Tuesday, May 15, 2007

Psalm 16 - my goodness!

Protestants are always on about the non-relevance of our good before God. Is that what the bet verse is about? טוֹבָתִי בַּל עָלֶיךָ, tovati bal aleika, or in the vulgate: quoniam bonorum meorum non eges, translated as 'you don't need my goods'.

What good is this that is ours? It is, whatever we might think as pious and correct folks, nevertheless important to us. When my good is impacted, I respond, even with violence, whether of desire or of defense. It is good to me! It is not my righteousness - it might even be my unrighteousness, the old man, my second heart - as the sages say, the reason for the dagesh forte in heart. But this whole person is what God loves, so loves. And so do I. So tovati bal aleika is not a doctrinal statement of Lutheran protest against works-righteousness!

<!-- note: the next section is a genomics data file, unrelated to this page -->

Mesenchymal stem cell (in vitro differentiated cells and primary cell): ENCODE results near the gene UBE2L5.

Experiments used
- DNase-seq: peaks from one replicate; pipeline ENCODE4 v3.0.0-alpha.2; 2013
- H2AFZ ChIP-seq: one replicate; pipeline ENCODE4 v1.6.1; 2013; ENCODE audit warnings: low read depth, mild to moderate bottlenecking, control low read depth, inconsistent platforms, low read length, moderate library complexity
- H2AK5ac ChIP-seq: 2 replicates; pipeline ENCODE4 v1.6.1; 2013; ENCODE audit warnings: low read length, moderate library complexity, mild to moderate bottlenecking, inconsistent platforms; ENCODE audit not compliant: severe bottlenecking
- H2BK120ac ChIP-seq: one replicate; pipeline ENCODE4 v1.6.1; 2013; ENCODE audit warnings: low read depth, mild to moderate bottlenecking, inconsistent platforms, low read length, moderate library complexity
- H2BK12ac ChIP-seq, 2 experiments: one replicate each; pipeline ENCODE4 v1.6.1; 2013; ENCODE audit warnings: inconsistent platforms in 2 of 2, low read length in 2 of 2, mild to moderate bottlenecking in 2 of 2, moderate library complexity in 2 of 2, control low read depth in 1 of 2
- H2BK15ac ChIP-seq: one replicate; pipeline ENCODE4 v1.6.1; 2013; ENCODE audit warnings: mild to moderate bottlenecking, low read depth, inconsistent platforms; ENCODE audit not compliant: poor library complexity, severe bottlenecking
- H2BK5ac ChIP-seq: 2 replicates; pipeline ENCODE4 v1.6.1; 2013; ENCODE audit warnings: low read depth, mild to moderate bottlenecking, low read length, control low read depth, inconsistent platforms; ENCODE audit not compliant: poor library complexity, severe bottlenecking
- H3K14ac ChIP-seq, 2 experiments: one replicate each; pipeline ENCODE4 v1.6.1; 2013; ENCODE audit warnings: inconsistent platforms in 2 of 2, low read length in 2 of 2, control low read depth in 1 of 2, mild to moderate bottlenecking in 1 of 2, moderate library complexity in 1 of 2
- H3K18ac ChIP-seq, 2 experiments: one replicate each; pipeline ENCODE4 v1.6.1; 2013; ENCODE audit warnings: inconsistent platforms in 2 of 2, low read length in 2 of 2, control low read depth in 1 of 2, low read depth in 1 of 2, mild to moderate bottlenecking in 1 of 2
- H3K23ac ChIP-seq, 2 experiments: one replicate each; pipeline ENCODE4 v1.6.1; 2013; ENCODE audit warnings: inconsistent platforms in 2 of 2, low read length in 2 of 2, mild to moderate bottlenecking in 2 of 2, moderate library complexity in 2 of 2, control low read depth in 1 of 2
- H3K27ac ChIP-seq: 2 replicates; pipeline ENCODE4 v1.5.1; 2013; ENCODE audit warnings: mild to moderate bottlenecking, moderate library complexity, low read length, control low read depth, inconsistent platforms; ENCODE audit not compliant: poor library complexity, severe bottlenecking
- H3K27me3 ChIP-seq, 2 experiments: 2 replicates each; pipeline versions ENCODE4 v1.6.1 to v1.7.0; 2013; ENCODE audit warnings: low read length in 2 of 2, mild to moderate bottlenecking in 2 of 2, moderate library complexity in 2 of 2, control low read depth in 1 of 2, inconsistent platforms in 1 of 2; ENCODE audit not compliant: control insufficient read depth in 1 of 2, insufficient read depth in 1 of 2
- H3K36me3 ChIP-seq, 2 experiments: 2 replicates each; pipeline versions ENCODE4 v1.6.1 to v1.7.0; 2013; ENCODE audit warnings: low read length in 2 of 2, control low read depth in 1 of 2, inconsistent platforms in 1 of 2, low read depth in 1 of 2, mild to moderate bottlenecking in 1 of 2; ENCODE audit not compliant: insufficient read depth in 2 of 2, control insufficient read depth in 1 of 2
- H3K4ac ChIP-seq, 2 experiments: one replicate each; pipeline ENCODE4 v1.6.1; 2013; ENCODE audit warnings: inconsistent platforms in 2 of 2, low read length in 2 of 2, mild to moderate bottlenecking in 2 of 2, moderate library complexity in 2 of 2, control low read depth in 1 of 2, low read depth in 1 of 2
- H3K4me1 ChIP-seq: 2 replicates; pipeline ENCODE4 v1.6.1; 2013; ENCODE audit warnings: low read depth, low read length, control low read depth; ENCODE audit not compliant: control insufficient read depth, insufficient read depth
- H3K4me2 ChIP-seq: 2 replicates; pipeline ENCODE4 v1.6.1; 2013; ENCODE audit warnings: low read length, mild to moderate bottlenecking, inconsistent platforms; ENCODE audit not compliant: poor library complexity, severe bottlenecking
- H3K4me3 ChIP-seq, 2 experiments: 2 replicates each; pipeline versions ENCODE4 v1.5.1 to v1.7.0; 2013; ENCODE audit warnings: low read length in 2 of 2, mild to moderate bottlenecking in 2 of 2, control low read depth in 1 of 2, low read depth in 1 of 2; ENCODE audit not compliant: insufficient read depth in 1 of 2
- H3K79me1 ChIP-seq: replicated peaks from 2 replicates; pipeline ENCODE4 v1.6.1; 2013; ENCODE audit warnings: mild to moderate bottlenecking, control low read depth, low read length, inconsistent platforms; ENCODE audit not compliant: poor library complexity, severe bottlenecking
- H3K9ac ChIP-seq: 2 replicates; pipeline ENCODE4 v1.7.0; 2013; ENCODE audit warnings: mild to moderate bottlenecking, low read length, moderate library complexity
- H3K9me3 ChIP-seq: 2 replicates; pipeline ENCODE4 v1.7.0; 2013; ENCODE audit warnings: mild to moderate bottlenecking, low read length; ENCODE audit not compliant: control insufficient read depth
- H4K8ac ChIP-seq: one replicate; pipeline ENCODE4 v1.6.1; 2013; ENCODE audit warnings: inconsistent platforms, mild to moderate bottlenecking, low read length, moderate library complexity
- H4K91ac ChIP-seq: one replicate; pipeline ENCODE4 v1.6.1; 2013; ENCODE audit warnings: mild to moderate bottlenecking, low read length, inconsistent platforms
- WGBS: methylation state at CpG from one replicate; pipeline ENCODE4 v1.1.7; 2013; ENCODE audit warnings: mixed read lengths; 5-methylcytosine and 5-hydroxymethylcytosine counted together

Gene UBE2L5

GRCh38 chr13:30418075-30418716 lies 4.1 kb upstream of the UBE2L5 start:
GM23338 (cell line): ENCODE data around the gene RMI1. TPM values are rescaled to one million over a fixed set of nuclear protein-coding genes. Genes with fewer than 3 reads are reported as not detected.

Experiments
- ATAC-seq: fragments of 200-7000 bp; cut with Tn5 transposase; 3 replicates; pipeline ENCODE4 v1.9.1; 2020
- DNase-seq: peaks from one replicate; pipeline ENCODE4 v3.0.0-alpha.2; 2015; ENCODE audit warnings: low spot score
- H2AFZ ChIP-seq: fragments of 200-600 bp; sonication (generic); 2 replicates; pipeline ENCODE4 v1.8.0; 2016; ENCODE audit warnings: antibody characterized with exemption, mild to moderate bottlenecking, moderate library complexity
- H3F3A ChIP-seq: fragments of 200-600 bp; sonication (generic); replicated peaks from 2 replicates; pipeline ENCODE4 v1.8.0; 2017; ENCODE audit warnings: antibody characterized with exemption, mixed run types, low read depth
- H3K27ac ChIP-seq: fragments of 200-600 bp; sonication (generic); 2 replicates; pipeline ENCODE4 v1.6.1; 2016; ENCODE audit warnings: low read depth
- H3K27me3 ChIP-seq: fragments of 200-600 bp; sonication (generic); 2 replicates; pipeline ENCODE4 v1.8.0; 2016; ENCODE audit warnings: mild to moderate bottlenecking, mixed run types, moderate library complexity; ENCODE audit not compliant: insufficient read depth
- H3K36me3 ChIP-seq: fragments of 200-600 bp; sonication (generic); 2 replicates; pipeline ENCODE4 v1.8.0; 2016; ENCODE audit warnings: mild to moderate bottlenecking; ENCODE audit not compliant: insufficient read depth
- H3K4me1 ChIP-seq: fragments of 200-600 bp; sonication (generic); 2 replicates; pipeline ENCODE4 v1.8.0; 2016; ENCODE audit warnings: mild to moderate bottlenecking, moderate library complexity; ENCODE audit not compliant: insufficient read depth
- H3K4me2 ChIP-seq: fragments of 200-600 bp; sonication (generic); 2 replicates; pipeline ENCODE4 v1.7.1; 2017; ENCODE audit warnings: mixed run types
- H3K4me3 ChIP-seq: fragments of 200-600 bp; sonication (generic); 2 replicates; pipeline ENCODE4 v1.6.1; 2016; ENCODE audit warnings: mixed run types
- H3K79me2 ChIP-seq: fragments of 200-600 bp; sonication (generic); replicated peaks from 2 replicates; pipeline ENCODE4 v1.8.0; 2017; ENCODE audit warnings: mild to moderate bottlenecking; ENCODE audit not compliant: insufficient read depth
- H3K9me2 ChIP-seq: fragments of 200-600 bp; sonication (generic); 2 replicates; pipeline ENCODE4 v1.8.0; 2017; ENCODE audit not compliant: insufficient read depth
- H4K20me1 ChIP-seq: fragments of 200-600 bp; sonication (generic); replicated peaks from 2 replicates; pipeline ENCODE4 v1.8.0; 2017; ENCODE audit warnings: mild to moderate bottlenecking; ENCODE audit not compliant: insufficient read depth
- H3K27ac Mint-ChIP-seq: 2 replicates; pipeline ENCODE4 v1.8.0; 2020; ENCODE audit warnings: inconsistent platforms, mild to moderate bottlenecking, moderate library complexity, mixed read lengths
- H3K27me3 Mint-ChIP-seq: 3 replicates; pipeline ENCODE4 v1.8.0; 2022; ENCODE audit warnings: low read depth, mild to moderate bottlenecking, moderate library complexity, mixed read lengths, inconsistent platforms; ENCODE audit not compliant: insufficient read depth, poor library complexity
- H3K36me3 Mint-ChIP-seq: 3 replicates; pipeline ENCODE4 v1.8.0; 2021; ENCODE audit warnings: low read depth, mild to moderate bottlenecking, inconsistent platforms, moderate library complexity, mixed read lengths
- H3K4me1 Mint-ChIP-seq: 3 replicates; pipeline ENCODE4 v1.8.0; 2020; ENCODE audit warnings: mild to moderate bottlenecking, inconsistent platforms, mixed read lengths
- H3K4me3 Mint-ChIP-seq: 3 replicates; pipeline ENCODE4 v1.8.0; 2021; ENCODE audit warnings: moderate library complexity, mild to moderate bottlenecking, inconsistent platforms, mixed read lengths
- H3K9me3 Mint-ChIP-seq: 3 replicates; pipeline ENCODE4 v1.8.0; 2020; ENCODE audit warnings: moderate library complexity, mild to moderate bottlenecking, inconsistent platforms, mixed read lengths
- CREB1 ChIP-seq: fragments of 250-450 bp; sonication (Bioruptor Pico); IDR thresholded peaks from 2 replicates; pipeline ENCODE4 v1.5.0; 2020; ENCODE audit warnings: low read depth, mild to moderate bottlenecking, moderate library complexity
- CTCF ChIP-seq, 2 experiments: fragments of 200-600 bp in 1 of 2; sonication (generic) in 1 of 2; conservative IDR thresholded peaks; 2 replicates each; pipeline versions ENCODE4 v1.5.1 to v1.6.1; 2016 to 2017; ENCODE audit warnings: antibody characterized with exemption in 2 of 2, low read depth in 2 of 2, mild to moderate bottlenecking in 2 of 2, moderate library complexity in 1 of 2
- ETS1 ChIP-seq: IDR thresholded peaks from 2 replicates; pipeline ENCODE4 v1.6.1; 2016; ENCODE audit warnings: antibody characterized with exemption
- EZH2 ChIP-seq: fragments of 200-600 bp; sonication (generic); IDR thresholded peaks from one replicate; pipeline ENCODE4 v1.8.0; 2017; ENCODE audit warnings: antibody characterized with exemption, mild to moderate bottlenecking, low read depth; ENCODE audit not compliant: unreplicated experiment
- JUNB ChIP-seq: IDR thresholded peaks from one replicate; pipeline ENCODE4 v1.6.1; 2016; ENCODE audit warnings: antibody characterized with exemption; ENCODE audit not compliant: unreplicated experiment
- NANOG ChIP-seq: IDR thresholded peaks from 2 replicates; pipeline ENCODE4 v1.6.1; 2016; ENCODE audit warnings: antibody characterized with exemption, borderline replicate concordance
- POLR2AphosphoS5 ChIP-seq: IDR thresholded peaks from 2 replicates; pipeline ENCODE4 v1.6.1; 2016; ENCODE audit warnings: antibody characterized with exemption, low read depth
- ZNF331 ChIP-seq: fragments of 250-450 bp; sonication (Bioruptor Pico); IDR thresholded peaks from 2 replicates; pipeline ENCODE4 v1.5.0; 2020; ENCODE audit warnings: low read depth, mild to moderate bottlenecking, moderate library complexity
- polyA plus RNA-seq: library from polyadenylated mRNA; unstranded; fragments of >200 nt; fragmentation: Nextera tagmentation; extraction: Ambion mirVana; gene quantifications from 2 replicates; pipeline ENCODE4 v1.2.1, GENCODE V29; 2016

I passed over this phrase too quickly in my last post. My good - which is very important to me, is nonetheless, beside the good that God gives to me, not important - because God has given to me a good that is greater than my good, but he has made it truly mine - and that alone is trouble since I must in due course submit that gift also to God!

So how to put this across in three words (or 6) in English!

I suppose it is just as pious to declare God's good for me better than my idea of my good.

My good pales beside you.

This is I think, an answer to theodicy, with or without a doctrine of the age to come. We really have choice and we really must discover the chosen.

The tone of the Psalm is not then so much about a deliverance from a past or present crisis (Craigie) as about the deliverance in hope from the crisis of life in the flesh (Weiser sort of agrees with this in his long paragraphs). The rest of the poem must reflect this - let's wait and see if it does.

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